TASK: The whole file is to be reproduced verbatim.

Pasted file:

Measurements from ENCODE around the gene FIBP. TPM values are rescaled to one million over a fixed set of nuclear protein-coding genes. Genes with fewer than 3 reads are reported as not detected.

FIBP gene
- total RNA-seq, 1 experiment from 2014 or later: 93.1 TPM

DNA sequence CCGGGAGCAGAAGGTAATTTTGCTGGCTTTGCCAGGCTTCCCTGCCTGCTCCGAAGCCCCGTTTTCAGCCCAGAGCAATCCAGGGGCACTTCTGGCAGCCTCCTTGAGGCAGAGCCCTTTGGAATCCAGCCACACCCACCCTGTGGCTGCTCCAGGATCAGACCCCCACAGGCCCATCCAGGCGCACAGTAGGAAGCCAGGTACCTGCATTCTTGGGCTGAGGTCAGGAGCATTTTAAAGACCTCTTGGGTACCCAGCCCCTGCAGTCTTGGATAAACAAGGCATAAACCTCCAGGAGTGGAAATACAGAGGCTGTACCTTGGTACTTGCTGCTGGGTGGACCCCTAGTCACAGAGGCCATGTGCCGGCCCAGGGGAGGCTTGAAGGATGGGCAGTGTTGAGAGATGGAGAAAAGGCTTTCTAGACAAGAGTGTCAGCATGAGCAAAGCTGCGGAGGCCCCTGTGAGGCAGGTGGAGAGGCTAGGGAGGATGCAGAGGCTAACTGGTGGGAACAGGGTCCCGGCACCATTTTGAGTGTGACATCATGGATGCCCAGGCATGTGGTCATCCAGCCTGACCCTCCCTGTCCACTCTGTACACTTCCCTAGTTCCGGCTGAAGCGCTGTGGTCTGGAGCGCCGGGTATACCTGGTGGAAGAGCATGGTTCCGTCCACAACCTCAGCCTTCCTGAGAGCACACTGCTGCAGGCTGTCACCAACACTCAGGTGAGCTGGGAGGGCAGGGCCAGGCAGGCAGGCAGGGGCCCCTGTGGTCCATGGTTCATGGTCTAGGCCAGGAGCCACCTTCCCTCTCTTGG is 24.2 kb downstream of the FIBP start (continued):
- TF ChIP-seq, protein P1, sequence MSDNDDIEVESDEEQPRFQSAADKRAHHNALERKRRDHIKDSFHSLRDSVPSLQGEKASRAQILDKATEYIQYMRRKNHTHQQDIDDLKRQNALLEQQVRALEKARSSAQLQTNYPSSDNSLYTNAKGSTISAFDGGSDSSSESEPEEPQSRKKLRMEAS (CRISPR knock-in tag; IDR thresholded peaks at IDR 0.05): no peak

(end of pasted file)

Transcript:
Measurements from ENCODE around the gene FIBP. TPM values are rescaled to one million over a fixed set of nuclear protein-coding genes. Genes with fewer than 3 reads are reported as not detected.

FIBP gene
- total RNA-seq, 1 experiment from 2014 or later: 93.1 TPM

DNA sequence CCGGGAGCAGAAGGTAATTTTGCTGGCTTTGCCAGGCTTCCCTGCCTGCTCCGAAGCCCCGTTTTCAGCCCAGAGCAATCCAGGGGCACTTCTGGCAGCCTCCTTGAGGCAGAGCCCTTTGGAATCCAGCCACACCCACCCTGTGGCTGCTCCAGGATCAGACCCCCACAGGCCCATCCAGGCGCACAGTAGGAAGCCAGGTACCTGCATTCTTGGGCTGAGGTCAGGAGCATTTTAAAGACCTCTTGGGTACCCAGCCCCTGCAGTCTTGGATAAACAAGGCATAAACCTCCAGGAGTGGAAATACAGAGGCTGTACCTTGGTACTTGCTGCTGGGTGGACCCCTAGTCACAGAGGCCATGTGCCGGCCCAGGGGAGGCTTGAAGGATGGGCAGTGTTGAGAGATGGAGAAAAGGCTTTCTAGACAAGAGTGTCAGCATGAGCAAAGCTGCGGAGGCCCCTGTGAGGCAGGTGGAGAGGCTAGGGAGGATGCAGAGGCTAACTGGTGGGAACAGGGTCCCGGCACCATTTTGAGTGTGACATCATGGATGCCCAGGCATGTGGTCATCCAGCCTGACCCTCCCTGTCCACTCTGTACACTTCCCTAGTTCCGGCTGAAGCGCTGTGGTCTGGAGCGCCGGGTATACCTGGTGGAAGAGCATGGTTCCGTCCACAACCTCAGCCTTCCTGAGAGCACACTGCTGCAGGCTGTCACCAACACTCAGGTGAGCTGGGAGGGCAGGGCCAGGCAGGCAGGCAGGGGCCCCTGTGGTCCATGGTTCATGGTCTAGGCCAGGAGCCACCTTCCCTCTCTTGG is 24.2 kb downstream of the FIBP start (continued):
- TF ChIP-seq, protein P1, sequence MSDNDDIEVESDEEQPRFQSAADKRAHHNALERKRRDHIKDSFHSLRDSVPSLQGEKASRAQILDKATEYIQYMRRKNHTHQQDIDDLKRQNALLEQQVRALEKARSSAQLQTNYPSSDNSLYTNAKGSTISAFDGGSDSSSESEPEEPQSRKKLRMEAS (CRISPR knock-in tag; IDR thresholded peaks at IDR 0.05): no peak